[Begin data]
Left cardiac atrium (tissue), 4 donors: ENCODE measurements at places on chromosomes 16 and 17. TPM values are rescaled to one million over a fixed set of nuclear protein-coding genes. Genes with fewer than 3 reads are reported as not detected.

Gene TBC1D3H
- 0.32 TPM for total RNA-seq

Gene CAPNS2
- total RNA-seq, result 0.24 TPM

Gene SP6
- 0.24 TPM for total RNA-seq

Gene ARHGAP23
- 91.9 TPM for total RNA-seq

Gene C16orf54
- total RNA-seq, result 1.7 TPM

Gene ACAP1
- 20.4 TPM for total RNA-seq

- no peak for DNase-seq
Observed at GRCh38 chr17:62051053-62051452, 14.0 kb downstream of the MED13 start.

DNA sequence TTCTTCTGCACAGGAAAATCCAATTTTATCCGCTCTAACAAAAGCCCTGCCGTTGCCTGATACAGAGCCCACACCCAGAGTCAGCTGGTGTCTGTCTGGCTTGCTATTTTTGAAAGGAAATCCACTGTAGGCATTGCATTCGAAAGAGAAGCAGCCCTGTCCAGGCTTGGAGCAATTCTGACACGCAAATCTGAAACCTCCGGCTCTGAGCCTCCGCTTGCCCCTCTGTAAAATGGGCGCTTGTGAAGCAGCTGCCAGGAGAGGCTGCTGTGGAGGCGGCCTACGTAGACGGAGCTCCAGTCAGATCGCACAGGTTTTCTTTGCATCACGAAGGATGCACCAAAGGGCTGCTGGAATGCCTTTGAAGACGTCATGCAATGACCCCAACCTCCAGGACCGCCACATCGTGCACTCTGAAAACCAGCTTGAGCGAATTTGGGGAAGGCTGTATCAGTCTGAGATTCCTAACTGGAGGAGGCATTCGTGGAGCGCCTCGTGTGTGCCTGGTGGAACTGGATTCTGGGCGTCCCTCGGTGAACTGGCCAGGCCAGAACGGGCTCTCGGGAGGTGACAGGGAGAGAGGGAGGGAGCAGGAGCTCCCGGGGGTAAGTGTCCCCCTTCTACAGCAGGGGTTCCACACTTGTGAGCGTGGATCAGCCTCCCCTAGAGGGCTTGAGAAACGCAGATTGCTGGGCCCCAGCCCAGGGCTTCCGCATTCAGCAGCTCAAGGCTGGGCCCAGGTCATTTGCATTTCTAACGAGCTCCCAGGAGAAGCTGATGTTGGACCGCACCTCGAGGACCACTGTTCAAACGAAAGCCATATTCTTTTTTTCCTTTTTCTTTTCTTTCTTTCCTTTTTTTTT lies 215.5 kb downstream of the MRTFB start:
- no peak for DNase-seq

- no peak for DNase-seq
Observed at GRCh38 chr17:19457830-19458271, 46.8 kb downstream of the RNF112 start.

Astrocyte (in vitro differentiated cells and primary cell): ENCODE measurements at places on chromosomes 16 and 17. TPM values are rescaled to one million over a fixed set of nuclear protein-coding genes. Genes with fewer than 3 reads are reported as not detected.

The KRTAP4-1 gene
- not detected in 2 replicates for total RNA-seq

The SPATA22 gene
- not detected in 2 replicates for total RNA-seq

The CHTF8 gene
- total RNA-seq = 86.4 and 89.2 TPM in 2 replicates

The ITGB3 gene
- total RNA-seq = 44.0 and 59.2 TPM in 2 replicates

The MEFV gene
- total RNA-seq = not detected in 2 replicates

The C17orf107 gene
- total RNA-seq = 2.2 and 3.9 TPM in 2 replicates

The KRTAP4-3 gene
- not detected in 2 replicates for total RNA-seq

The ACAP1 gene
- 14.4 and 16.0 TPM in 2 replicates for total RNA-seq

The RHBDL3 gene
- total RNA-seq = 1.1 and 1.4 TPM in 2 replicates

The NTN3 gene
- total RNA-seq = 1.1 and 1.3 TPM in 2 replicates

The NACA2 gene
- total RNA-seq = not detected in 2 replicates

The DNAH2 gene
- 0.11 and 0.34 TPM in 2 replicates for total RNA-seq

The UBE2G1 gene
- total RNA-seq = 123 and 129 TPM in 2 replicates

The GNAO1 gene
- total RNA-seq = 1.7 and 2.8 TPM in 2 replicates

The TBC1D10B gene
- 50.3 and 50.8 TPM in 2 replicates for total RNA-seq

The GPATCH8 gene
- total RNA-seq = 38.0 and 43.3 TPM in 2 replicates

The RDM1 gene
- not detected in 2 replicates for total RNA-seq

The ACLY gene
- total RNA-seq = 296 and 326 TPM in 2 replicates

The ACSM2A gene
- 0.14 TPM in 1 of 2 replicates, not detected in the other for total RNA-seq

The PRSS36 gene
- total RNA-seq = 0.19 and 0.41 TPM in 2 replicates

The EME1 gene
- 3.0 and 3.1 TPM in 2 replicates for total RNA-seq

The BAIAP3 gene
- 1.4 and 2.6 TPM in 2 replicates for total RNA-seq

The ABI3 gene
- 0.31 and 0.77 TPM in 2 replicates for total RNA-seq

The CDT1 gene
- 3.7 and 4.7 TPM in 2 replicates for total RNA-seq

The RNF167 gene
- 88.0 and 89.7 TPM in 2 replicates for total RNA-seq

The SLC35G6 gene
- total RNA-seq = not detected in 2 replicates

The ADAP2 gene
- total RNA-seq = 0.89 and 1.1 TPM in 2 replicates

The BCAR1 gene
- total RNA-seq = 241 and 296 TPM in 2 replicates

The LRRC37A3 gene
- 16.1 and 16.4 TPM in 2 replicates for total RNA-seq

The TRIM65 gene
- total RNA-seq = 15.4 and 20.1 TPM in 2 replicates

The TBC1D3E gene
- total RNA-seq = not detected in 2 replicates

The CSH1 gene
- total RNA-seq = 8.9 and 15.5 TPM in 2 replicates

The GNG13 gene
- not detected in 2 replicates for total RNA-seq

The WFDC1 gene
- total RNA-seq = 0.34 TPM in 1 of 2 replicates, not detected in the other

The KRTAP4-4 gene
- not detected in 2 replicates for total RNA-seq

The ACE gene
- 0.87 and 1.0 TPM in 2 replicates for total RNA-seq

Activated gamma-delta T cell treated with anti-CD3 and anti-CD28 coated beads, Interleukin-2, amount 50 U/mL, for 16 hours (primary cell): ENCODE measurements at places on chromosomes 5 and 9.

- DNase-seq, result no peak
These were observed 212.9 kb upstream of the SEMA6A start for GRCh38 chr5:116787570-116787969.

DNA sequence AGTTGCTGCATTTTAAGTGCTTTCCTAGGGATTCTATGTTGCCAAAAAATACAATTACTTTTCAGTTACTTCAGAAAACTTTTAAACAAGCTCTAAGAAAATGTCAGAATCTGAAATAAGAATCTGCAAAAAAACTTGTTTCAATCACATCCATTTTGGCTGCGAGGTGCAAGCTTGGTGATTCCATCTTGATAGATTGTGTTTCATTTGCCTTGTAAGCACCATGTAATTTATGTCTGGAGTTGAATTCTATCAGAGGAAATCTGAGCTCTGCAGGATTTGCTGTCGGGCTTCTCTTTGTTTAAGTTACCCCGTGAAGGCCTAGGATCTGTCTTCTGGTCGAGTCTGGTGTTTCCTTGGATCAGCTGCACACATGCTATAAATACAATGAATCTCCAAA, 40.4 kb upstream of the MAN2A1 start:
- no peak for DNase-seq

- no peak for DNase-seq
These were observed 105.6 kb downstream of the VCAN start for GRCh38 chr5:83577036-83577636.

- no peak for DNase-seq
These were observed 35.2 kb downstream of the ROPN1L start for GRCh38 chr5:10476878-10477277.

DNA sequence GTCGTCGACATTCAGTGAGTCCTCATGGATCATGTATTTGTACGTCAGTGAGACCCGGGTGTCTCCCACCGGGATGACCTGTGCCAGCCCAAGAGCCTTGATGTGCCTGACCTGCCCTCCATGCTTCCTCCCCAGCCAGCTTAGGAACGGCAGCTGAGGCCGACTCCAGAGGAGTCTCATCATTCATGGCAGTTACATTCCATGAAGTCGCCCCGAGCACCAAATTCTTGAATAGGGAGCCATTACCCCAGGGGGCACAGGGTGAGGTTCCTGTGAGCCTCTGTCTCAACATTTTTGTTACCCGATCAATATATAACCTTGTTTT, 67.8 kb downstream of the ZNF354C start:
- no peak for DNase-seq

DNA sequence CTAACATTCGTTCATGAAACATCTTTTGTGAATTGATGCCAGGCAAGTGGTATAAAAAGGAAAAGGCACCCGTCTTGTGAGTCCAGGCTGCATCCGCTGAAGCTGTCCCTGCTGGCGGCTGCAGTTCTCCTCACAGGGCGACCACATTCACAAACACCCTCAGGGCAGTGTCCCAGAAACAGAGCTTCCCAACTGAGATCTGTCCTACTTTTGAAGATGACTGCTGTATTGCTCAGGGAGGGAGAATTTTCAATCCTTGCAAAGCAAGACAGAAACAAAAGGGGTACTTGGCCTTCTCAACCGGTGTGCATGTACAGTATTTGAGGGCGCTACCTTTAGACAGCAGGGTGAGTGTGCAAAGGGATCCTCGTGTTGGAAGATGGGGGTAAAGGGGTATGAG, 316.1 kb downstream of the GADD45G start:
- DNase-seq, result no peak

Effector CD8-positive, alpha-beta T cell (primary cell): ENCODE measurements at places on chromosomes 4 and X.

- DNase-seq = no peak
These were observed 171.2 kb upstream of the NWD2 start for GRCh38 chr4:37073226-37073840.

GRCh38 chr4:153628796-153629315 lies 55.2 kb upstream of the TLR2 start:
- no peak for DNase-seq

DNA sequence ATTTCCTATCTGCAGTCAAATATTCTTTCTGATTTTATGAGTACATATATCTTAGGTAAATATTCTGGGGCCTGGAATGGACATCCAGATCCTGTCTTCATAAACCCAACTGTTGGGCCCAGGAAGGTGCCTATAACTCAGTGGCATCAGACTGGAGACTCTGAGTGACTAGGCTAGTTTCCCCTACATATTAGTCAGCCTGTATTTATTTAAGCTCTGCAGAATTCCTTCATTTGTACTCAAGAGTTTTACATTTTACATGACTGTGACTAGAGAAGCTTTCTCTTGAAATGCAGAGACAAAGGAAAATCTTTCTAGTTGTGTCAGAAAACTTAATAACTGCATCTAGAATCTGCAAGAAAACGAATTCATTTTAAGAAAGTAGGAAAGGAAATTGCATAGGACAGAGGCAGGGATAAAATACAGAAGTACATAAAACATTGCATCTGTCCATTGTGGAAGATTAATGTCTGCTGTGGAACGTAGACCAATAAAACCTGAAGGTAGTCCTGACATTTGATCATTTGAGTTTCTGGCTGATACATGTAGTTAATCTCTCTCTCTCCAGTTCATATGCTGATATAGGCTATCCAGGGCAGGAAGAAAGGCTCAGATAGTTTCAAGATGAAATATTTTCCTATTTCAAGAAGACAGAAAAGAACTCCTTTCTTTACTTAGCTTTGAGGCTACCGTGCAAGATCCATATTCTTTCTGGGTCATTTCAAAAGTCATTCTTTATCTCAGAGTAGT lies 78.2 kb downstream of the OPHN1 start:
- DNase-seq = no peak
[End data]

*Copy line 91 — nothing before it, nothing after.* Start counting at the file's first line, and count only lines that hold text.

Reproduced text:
The ACE gene